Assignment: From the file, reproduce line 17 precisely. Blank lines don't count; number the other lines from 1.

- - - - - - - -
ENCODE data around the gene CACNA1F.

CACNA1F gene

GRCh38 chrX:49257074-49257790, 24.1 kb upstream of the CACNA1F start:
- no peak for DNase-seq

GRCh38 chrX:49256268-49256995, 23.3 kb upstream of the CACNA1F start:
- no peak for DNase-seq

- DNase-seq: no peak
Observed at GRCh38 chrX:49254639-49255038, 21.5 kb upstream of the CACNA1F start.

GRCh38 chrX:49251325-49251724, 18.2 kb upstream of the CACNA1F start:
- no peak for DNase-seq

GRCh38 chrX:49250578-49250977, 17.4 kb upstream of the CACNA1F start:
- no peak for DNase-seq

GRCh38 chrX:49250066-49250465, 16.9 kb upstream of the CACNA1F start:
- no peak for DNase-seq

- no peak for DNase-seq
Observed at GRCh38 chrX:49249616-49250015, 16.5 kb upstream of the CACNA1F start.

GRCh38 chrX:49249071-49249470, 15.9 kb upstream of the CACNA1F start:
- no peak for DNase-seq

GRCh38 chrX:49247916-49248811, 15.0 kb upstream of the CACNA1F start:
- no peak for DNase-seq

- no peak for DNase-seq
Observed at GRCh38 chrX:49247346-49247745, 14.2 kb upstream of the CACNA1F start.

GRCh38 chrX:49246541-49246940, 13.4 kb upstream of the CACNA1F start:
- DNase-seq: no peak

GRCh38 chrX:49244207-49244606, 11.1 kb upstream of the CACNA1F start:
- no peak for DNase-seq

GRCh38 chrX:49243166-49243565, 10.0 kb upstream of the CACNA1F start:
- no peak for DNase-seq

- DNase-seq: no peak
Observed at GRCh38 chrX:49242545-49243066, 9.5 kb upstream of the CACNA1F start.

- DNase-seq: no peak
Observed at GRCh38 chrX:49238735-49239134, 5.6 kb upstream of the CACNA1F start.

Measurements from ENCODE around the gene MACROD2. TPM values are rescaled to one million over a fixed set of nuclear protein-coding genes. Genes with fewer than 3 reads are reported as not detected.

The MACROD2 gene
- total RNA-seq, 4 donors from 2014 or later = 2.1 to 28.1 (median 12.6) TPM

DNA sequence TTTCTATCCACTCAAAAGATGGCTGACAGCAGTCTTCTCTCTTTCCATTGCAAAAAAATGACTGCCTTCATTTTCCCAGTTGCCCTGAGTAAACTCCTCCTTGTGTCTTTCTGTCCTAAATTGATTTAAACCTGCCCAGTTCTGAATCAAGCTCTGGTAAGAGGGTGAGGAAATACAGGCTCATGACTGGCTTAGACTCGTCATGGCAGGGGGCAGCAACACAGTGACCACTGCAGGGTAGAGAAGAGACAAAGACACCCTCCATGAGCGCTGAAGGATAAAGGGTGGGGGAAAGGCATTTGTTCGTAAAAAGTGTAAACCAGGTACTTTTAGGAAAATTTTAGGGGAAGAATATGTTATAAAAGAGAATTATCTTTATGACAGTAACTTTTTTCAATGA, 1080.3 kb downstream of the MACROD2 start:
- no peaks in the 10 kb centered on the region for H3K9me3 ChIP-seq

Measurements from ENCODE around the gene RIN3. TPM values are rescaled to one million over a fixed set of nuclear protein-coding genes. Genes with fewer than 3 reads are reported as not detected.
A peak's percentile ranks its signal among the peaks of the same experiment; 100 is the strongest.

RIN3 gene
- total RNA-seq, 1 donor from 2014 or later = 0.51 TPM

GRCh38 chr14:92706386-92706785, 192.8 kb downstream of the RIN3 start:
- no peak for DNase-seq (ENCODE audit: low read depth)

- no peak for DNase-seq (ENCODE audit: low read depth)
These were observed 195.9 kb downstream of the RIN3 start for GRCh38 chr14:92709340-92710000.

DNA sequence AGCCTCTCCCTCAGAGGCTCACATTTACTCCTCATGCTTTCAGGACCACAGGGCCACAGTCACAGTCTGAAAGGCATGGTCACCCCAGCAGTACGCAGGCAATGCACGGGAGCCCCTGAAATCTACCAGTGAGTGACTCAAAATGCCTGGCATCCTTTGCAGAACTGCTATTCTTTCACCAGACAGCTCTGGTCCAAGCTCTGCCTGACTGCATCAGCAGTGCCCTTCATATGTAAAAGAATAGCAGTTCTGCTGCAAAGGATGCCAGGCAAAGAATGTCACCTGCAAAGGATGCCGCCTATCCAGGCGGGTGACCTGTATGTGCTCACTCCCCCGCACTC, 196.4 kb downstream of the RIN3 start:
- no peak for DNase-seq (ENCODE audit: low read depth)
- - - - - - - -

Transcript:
GRCh38 chrX:49249071-49249470, 15.9 kb upstream of the CACNA1F start: